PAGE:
The clinical predictors of severe head trauma in 55 children, 1 to 15 years of age, were compared with CT scan findings at the Dept of Pediatrics, Medical College of Wisconsin and Children’s Hospital of Wisconsin, Milwaukee, WI. Severity of head trauma was determined according to the presence or absence of clinical variables, including altered mental states, duration of loss of consciousness or 5 min, vomiting, headache, focal neurologic deficit, seizure, and soft-tissue injury. Injury was considered severe if one or more of the following variables were present: altered mental status, increased intracranial pressure, and seizure or focal neurologic deficit. Thirty-seven (84%) of 44 patients with severe head trauma had a positive CT scan. Six (13%) with a Glasgow Coma Scale (GCS) score of 12 or greater had abnormal CT scans. All patients with mild or moderate head trauma had normal CT scans. Historical information and clinical examination were the most accurate predictors for abnormal CT scans regardless of GCS scores. [1]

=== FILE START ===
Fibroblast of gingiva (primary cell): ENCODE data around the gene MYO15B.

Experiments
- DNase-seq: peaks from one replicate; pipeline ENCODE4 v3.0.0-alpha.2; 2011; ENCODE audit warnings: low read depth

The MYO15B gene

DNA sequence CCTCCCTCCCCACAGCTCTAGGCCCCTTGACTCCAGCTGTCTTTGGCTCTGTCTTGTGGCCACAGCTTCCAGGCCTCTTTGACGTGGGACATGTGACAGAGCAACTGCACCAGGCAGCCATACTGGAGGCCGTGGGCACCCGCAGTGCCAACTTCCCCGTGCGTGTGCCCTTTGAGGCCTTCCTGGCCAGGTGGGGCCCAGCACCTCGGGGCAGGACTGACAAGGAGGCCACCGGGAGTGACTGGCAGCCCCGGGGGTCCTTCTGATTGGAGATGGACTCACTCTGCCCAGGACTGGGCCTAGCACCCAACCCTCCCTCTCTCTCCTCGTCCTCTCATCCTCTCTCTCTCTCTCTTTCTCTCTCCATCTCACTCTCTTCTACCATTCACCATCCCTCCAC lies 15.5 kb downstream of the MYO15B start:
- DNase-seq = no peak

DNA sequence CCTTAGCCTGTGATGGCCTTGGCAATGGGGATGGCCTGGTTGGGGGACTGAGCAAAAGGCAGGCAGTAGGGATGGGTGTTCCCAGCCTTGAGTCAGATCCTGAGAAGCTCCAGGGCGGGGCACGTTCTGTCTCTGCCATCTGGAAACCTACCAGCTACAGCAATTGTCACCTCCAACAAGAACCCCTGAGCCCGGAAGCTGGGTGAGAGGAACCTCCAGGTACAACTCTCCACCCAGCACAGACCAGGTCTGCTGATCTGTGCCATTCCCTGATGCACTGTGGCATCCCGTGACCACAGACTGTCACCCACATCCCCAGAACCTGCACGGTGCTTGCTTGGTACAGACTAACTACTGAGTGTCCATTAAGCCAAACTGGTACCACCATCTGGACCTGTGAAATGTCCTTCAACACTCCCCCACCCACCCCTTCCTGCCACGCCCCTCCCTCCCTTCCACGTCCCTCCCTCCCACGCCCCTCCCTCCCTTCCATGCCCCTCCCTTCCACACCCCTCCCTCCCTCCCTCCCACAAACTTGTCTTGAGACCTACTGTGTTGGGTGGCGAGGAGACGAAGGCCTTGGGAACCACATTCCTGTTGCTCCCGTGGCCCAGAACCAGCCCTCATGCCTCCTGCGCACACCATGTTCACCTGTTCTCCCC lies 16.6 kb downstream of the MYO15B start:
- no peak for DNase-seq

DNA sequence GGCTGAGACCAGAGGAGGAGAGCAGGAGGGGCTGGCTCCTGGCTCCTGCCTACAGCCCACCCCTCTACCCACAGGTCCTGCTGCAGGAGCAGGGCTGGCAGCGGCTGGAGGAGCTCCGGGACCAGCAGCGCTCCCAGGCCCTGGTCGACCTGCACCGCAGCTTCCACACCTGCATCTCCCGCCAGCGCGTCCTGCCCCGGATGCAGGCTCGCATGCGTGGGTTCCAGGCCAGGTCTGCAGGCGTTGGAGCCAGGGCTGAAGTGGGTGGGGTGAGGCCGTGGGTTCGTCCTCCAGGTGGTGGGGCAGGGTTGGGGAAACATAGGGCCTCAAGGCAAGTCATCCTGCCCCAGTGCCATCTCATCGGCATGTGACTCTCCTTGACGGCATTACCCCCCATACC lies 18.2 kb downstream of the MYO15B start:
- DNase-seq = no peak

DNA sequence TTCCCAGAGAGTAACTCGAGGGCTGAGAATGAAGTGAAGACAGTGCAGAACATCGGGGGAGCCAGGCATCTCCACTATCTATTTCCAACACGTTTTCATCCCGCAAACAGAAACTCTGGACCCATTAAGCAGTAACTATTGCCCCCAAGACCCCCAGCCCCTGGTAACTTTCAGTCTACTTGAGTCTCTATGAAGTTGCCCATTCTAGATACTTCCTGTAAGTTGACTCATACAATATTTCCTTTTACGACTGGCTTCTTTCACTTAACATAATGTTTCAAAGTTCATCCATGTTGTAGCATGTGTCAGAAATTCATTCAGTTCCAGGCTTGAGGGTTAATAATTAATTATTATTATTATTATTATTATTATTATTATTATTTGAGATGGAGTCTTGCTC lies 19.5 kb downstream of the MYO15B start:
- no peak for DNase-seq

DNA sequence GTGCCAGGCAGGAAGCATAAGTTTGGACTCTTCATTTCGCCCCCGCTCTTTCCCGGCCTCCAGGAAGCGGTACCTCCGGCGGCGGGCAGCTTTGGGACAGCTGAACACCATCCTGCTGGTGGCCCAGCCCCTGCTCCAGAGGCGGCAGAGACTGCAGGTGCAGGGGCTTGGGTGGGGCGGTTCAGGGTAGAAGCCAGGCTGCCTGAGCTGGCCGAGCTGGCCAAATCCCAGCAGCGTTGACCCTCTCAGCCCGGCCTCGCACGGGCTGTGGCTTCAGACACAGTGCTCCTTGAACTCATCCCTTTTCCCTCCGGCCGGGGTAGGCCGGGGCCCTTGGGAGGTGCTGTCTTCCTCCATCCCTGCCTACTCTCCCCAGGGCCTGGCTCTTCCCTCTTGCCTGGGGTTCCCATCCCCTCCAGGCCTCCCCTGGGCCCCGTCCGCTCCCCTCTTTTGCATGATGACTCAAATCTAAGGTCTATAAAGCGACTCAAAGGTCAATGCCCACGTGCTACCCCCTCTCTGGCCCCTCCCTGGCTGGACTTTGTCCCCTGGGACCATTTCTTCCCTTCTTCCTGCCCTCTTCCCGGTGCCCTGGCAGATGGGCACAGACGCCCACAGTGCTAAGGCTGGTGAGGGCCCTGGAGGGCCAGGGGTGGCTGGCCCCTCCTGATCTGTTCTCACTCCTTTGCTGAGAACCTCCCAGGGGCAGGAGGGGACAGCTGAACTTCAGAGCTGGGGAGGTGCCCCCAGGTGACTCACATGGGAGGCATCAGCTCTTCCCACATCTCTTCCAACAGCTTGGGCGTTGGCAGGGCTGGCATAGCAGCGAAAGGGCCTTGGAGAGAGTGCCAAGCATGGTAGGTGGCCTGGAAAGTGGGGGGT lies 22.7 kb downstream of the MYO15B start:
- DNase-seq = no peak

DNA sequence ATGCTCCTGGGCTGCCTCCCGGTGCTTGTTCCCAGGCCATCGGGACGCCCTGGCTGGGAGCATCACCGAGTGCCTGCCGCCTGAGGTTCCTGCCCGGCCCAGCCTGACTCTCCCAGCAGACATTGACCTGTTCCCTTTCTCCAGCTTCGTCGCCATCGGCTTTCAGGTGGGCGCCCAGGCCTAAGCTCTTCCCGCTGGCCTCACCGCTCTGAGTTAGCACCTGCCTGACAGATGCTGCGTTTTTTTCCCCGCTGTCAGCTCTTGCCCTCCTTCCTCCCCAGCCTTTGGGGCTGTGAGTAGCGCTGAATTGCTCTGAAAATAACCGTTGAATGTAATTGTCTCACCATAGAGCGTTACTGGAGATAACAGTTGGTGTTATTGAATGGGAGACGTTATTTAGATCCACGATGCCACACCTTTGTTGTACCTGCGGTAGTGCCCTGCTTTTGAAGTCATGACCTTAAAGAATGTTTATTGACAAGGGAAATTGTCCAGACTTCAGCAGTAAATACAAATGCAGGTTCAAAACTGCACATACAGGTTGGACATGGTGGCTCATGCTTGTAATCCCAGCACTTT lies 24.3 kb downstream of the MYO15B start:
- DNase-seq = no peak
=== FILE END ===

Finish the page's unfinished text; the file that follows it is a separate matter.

COMMENT. The GCS may have limited application in the evaluation of acute head trauma in the pediatric population. A classification based on clinical findings more accurately identifies the severity of head trauma and the need for CT scans.

A further clinical objective evaluation of children with acute head injury includes tests of neuropsychological function. Investigators from the Dept Pediatrics, Univ of Maryland, Baltimore, report cognitive deficits immediately after closed head injury in adolescents that may interfere with school, home and peer activities. [2]